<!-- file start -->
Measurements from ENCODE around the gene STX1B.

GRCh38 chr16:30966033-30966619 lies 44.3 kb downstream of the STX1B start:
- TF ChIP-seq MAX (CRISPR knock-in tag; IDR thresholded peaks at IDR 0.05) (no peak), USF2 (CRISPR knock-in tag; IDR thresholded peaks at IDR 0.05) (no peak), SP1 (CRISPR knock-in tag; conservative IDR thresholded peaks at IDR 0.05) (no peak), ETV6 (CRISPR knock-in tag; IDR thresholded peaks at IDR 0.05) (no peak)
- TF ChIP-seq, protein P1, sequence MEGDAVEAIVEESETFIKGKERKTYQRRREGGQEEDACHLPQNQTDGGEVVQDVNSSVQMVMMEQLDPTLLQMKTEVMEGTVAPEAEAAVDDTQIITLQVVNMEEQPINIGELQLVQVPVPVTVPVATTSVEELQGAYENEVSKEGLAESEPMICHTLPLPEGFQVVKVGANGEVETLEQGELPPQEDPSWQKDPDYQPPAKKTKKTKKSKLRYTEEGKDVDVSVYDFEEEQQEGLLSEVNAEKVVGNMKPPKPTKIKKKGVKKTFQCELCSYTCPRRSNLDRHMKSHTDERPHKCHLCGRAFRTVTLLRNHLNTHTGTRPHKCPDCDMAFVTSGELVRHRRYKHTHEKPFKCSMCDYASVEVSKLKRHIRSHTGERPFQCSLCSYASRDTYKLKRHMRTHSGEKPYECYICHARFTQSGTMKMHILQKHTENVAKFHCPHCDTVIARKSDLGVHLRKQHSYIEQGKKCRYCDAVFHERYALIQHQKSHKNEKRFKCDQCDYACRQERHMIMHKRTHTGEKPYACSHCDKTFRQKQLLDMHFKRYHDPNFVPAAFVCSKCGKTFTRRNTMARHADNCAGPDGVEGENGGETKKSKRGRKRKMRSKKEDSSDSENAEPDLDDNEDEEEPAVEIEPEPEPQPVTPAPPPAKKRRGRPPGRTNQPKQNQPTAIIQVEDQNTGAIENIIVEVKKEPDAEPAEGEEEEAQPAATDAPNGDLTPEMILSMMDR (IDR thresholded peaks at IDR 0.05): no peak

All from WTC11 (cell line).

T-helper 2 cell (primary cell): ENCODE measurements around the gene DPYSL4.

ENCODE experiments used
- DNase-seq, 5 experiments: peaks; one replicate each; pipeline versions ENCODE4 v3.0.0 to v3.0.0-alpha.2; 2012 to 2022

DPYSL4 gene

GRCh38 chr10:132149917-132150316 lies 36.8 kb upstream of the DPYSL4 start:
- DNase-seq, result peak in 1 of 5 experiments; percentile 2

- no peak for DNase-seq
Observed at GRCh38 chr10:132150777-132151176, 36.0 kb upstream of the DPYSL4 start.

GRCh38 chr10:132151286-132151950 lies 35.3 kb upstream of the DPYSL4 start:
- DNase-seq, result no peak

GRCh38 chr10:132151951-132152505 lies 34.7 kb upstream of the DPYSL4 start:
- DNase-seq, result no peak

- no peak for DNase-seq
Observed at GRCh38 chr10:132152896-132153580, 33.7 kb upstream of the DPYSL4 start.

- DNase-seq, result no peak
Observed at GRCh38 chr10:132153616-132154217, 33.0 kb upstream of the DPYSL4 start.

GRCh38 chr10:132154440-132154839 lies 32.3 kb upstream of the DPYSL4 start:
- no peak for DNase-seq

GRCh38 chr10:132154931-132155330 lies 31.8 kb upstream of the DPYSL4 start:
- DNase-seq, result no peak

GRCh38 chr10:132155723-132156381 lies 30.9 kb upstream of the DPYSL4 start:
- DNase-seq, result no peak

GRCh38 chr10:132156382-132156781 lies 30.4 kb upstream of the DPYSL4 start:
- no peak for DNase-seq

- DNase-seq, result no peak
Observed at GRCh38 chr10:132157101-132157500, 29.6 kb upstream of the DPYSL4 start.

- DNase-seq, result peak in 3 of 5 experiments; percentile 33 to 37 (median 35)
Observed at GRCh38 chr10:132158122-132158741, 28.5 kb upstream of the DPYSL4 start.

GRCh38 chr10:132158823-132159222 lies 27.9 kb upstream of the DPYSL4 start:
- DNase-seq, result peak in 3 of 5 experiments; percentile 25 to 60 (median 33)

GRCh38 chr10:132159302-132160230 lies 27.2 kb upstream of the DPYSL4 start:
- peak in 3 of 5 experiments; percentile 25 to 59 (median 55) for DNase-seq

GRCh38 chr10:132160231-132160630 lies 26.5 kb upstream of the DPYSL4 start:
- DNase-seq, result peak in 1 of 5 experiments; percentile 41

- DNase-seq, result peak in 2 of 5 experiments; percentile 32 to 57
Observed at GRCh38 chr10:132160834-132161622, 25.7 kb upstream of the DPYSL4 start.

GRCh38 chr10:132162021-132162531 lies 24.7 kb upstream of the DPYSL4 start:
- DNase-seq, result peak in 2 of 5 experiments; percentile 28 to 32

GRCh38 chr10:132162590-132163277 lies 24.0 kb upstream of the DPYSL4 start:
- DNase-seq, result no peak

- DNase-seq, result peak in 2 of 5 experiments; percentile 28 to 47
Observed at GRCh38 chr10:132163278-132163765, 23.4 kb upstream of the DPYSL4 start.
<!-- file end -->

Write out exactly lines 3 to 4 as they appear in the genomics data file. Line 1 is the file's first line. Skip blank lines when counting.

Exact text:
- TF ChIP-seq MAX (CRISPR knock-in tag; IDR thresholded peaks at IDR 0.05) (no peak), USF2 (CRISPR knock-in tag; IDR thresholded peaks at IDR 0.05) (no peak), SP1 (CRISPR knock-in tag; conservative IDR thresholded peaks at IDR 0.05) (no peak), ETV6 (CRISPR knock-in tag; IDR thresholded peaks at IDR 0.05) (no peak)
- TF ChIP-seq, protein P1, sequence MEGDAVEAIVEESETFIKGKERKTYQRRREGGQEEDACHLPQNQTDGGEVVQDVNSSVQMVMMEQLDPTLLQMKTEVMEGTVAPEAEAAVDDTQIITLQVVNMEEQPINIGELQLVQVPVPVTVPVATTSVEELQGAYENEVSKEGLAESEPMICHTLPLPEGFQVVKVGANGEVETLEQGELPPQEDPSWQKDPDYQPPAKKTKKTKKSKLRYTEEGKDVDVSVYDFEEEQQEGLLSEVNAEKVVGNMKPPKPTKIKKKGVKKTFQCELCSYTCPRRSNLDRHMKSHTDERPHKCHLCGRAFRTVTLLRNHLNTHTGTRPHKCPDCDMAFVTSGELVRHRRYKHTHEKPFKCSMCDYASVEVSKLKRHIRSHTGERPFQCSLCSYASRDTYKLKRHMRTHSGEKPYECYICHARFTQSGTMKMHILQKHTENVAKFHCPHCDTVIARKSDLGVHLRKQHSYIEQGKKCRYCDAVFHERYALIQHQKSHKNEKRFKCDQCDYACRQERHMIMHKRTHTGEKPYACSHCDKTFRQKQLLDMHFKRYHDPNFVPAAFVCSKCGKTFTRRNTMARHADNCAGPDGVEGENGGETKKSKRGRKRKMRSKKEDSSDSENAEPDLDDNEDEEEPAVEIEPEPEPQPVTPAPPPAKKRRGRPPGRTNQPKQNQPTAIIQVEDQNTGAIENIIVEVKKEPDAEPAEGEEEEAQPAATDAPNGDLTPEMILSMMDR (IDR thresholded peaks at IDR 0.05): no peak